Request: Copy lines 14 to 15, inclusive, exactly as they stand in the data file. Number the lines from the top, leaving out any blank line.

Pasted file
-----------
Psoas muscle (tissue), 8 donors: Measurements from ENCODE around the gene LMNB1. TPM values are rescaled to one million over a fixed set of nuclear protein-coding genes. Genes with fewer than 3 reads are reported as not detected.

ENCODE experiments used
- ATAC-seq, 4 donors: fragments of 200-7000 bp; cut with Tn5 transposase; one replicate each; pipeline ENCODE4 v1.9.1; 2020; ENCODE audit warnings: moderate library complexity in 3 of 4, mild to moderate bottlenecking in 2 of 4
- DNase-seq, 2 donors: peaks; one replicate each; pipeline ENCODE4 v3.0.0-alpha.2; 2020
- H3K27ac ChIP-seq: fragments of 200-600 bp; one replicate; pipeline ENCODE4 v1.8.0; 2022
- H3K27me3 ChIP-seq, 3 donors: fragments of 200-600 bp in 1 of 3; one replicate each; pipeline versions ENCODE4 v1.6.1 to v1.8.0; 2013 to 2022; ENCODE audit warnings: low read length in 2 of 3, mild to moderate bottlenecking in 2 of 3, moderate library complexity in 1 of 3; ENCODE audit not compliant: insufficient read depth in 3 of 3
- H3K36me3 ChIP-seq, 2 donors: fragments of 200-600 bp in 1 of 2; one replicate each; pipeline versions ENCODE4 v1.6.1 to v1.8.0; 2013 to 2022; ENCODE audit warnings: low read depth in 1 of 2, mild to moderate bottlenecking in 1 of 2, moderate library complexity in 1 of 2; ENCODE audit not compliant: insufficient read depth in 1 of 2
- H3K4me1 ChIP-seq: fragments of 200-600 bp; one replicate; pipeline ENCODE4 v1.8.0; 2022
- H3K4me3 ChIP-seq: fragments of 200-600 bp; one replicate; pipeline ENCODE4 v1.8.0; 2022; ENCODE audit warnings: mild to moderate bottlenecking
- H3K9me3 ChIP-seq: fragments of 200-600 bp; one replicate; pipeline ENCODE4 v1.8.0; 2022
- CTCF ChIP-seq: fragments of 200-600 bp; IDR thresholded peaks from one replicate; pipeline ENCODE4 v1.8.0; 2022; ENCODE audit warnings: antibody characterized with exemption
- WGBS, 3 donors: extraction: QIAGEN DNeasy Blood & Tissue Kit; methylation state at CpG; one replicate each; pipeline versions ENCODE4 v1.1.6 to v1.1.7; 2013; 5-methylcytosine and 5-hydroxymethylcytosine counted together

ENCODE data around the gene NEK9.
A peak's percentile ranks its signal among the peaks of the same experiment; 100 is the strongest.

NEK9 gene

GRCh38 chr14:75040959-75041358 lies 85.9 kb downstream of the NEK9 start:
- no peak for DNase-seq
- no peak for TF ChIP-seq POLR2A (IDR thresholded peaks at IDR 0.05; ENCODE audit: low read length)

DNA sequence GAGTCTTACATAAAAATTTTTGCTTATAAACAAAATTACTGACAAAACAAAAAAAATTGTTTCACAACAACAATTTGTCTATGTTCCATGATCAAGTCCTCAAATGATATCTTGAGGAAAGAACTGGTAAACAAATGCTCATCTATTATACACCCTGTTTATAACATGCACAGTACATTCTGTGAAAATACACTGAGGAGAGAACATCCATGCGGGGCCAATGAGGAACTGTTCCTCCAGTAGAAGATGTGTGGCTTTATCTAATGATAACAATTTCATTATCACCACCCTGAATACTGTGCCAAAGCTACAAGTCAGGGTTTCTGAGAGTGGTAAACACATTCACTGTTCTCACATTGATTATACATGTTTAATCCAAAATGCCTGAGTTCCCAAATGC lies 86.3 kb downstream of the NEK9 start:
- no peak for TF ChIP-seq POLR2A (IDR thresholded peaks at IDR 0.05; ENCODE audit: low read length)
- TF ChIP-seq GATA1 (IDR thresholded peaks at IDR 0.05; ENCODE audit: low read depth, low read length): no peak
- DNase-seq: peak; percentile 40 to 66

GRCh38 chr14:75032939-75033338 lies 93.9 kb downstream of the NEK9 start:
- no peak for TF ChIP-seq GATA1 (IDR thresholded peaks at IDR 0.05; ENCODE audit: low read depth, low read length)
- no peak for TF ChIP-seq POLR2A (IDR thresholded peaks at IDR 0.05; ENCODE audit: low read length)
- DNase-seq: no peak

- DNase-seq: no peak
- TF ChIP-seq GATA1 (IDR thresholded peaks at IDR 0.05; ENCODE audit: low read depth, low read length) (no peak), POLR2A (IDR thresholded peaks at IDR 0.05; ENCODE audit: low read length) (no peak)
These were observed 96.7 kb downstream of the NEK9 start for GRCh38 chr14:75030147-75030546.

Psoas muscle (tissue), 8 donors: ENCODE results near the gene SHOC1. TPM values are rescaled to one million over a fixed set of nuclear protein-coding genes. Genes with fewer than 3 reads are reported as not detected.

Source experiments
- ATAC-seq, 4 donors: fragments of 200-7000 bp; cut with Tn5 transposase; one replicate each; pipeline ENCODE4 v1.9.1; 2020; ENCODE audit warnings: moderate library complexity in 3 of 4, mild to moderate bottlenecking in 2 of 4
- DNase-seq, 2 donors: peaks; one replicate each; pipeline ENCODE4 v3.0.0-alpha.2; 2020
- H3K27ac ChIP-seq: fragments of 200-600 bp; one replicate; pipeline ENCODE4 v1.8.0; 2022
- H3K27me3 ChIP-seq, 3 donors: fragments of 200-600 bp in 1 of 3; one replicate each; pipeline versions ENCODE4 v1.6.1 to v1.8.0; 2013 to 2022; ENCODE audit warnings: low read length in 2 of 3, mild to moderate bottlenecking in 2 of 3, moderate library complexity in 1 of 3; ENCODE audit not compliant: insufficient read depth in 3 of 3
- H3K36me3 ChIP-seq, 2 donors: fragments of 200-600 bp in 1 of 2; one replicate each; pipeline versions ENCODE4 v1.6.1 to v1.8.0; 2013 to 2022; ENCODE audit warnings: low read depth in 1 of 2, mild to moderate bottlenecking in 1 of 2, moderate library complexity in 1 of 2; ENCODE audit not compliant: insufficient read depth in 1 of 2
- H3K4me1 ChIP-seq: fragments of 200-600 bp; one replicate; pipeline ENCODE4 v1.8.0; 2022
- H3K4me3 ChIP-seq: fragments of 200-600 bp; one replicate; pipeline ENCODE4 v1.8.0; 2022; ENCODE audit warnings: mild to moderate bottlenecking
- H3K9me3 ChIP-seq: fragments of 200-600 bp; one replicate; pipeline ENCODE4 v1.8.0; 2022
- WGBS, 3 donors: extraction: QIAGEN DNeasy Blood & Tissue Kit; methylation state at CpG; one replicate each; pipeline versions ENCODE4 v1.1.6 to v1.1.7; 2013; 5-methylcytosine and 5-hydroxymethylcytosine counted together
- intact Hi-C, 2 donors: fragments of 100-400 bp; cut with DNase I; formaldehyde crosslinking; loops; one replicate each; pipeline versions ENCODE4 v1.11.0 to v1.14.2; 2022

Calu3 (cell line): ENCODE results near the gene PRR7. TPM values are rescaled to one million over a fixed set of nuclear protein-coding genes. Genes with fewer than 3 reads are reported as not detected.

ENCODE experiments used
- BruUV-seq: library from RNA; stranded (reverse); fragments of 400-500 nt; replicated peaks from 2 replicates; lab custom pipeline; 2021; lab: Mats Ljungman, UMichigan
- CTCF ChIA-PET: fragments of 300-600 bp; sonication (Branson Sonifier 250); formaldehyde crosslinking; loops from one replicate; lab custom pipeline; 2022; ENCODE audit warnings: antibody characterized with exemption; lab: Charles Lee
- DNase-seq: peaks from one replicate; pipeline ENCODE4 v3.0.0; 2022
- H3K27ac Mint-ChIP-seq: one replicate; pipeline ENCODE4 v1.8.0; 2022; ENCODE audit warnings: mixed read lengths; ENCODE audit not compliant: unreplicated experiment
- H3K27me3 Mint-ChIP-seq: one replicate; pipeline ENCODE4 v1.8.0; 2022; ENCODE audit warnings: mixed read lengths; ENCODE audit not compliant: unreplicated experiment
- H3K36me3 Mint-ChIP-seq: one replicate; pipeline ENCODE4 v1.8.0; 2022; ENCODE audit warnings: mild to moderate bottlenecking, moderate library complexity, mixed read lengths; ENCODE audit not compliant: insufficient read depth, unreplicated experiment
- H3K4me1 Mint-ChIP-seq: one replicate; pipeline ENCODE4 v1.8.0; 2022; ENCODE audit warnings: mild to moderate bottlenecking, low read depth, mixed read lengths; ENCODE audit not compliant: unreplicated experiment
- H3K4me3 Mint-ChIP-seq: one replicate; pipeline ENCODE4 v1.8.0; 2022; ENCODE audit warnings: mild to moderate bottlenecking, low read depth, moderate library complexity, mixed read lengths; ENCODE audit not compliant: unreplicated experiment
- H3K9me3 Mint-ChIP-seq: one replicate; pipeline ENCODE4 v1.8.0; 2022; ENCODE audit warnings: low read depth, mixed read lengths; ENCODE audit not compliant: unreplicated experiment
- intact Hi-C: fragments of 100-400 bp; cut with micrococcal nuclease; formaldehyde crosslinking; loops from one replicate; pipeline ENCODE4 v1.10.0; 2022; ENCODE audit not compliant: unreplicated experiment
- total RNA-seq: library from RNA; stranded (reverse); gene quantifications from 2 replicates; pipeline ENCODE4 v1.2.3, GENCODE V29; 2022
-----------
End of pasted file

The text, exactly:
A peak's percentile ranks its signal among the peaks of the same experiment; 100 is the strongest.

NEK9 gene